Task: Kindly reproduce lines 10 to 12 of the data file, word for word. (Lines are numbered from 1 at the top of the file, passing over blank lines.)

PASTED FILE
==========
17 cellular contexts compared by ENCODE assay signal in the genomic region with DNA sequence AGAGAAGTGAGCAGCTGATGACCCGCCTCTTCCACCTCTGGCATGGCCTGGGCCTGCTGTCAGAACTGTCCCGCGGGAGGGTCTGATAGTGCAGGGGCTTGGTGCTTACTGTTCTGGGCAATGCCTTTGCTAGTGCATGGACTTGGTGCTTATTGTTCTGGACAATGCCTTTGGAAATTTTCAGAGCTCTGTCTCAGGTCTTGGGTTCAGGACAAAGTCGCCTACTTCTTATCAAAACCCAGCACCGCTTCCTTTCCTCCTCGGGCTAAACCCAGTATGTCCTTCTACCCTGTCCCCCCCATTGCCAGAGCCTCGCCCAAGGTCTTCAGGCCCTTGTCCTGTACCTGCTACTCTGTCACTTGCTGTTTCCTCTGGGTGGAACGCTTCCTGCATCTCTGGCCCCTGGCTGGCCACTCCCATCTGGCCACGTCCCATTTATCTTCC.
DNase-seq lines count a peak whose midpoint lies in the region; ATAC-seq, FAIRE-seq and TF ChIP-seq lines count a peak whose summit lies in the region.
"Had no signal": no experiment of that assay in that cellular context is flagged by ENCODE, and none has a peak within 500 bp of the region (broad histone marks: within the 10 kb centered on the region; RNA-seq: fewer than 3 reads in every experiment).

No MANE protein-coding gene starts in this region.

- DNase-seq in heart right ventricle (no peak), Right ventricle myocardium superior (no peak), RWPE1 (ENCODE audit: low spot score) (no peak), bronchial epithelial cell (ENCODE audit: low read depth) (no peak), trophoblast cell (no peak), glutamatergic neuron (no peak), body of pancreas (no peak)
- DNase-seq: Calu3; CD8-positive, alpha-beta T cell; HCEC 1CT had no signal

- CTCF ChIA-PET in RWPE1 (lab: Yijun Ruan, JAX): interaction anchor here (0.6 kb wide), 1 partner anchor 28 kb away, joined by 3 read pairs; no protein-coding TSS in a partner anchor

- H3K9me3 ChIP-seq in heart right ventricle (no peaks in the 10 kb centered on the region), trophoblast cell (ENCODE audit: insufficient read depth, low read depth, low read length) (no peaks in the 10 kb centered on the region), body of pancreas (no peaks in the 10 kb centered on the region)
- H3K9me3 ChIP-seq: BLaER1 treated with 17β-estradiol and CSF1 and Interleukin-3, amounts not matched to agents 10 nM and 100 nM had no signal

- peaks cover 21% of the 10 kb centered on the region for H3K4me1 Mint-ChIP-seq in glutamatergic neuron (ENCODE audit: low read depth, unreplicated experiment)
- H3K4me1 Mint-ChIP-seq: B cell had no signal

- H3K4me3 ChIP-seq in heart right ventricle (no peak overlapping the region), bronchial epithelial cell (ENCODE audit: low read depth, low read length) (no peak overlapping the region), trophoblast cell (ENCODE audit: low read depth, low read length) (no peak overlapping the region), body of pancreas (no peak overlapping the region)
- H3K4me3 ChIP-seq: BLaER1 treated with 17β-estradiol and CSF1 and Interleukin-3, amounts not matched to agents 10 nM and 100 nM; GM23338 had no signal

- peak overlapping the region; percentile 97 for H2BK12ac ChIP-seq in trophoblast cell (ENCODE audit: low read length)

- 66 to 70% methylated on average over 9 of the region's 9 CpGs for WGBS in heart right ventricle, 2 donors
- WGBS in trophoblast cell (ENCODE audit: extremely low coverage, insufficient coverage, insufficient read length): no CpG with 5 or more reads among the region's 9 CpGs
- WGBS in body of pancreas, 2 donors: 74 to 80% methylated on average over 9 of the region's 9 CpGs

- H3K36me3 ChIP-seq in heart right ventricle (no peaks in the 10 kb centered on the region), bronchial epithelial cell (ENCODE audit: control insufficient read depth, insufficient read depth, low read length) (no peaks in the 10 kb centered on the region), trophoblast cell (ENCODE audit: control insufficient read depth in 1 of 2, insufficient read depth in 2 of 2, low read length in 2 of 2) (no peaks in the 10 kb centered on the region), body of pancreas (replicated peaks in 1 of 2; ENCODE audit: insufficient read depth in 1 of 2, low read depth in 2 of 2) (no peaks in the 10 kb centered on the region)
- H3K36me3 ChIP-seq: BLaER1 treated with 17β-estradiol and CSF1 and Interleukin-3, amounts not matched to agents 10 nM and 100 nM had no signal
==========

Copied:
- peaks cover 21% of the 10 kb centered on the region for H3K4me1 Mint-ChIP-seq in glutamatergic neuron (ENCODE audit: low read depth, unreplicated experiment)
- H3K4me1 Mint-ChIP-seq: B cell had no signal

- H3K4me3 ChIP-seq in heart right ventricle (no peak overlapping the region), bronchial epithelial cell (ENCODE audit: low read depth, low read length) (no peak overlapping the region), trophoblast cell (ENCODE audit: low read depth, low read length) (no peak overlapping the region), body of pancreas (no peak overlapping the region)